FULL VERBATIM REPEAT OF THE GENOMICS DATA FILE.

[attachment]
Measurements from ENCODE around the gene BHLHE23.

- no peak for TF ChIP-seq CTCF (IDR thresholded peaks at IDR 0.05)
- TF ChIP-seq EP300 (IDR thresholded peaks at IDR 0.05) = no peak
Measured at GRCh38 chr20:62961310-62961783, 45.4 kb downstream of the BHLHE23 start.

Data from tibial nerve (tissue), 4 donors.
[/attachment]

Measurements from ENCODE around the gene BHLHE23.

- no peak for TF ChIP-seq CTCF (IDR thresholded peaks at IDR 0.05)
- TF ChIP-seq EP300 (IDR thresholded peaks at IDR 0.05) = no peak
Measured at GRCh38 chr20:62961310-62961783, 45.4 kb downstream of the BHLHE23 start.

Data from tibial nerve (tissue), 4 donors.